Ms. Finch is president, Barbara L. Finch Public Relations, Kirkwood, MO.
It's funny how childhood memories can lie dormant for decades and then suddenly surface to shed light on something seemingly unrelated. This happened to me recently, when I spent five days in a hospital recovering from surgery.
As my morphine-induced euphoria began to fade, I suddenly had a vision of a large yellow sign, about the size of a stop sign. It was imprinted with bold black letters reading: QUIET
I knew this sign. It used to be on Washington Street near the Charleston General Hospital in the southern West Virginia town where I grew up. And when I was growing up, I never understood the sign. Did it mean that kids from the nearby high school should be quiet when they got close to the hospital? Could people lying in bed inside that enormous red brick building really hear us talking outside? Or did the sign refer to noisy cars and trucks? Or maybe it was supposed to signal a moment of silence in tribute to all the poor sick souls trapped inside?
Today, I think I know the answer. Whoever erected the sign made a mistake. It should have been inside the building.
My recent postsurgical stay (which, incidentally, was not in that West Virginia hospital) was an experience in aural assault. Although I received superb care from competent and caring doctors and nurses, I was astounded by the level of noise that surrounded me. And I was in a private room!
What did I hear? As soon as I could sit up, I made a list:
Visitors talk, laugh, and argue in the hallway outside my door. Monitors beep. Physicians are paged. Food and laundry carts rattle. Phones ring. TVs blare. Toilets flush. Nurses and aides give and take orders in the hall. Patients moan. The ice machine clucks and lays its cubes. The nursing station searches for staff members by paging them in each room. Visitors drag wooden chairs across uncarpeted floors. Volunteers hawk newspapers. The clock on the wall ticks so loudly I ask to have it removed (not an unusual request, according to my nurse).
No wonder I remembered that sign from my childhood as I lay considering whether I needed pain pills or ear plugs.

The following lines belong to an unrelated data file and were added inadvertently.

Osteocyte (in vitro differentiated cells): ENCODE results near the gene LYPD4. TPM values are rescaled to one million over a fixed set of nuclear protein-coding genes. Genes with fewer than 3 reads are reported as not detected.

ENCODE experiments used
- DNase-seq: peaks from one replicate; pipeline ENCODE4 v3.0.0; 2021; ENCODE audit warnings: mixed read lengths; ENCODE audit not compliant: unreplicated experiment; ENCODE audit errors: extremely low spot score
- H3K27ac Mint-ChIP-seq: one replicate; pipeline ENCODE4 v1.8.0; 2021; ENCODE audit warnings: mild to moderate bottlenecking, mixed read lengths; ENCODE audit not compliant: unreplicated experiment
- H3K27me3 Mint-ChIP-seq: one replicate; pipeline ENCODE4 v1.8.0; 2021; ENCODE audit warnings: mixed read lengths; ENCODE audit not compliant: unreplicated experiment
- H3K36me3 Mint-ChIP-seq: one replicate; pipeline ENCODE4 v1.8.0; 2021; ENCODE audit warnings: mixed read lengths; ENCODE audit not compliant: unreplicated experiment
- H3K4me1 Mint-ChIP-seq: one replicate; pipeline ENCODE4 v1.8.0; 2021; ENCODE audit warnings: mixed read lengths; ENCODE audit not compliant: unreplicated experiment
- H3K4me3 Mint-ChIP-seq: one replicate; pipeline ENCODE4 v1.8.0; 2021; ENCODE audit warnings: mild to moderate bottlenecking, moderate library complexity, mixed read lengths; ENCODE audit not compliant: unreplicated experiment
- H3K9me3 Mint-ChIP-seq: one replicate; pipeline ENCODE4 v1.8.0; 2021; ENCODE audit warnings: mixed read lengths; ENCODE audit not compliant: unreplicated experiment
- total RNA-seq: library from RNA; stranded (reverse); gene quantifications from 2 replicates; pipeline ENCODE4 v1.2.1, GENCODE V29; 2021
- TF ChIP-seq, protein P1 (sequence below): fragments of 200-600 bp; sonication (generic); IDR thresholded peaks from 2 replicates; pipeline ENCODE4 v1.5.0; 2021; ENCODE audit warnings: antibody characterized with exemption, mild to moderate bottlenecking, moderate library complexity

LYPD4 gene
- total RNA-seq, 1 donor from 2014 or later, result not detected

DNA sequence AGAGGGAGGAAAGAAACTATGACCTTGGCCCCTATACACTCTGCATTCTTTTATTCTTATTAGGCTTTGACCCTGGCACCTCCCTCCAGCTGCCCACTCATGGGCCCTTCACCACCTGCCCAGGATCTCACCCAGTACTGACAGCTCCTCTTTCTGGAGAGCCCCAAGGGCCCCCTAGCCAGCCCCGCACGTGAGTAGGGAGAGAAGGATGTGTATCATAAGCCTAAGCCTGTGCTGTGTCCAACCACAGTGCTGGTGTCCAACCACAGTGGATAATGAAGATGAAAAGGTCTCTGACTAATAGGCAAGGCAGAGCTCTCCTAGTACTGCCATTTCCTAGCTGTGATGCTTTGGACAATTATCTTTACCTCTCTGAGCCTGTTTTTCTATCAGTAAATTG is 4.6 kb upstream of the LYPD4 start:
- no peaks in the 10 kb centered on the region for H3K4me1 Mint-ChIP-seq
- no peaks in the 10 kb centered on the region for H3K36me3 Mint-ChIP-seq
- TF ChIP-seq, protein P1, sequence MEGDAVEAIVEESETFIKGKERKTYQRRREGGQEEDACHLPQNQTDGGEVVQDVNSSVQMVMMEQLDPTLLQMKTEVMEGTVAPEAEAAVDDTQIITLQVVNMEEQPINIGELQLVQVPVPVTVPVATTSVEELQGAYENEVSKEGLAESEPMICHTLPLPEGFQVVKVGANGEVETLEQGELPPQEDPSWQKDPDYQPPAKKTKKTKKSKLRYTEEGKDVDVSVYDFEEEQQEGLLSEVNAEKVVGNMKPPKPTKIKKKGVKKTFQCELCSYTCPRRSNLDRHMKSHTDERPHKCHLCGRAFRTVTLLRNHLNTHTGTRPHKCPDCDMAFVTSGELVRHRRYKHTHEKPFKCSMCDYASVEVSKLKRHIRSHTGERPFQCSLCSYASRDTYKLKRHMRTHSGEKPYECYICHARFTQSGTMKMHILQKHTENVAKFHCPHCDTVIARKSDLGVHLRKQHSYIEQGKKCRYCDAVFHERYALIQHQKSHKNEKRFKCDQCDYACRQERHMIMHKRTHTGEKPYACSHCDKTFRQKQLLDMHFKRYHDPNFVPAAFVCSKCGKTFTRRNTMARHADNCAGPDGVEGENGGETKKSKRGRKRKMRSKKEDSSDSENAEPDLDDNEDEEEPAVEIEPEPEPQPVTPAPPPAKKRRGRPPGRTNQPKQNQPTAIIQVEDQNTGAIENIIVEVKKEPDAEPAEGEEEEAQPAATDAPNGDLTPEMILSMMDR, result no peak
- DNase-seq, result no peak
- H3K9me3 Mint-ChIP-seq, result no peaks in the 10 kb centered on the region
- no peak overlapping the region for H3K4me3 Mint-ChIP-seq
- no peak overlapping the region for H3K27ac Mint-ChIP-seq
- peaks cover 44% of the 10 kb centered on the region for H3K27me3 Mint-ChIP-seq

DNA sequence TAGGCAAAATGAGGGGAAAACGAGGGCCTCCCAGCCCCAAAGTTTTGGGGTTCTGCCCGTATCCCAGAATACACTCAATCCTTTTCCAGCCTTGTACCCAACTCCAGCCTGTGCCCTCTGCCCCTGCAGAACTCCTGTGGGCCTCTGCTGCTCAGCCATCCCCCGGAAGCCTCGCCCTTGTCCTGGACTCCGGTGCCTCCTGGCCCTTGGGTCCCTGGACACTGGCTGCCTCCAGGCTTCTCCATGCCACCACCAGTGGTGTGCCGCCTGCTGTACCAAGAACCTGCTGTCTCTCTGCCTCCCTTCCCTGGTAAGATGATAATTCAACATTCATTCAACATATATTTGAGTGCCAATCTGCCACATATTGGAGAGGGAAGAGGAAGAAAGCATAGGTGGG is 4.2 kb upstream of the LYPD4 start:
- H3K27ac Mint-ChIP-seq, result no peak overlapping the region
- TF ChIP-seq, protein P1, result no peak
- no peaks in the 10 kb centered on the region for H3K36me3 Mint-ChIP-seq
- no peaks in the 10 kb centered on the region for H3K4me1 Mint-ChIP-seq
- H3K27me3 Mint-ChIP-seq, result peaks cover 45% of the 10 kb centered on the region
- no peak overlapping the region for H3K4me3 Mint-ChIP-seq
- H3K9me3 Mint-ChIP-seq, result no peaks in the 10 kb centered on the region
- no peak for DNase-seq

In an age where so much attention is focused on patient satisfaction, I was surprised at how little effort had been made to simply create a quiet environment where I could rest and recover. Most of the most aggravating noise could have been easily and economically controlled:
- Families do not have to stand in the hall and talk; every floor has lounges away from patient rooms, and hospital staff members should direct them there.
- Physicians do not have to be paged every few minutes; most of them wear beepers and can be easily summoned that way. Similarly, nurses could be outfitted with beepers, so they would not have to be paged in every patient room.
- Television sets can be turned down, squeaky wheels greased, and chair legs tipped with felt or rubber to make them less noisy.
- Volunteers can be instructed to tap gently on the door and quietly inquire if patients would like to purchase a newspaper.
- And, yes, it would be nice if patients could be kept comfortable, so they wouldn't have to moan.
Has modern medicine created an atmosphere where peace and quiet have been sacrificed to hustle and bustle? If so, then I am not sure that patient care has been very much enhanced. And if any of those old street signs are still hanging around in some West Virginia warehouse, I hope someone will give me a call. I know exactly where I'd like to put one.
Copyright © 1993 by the Catholic Health Association of the United States
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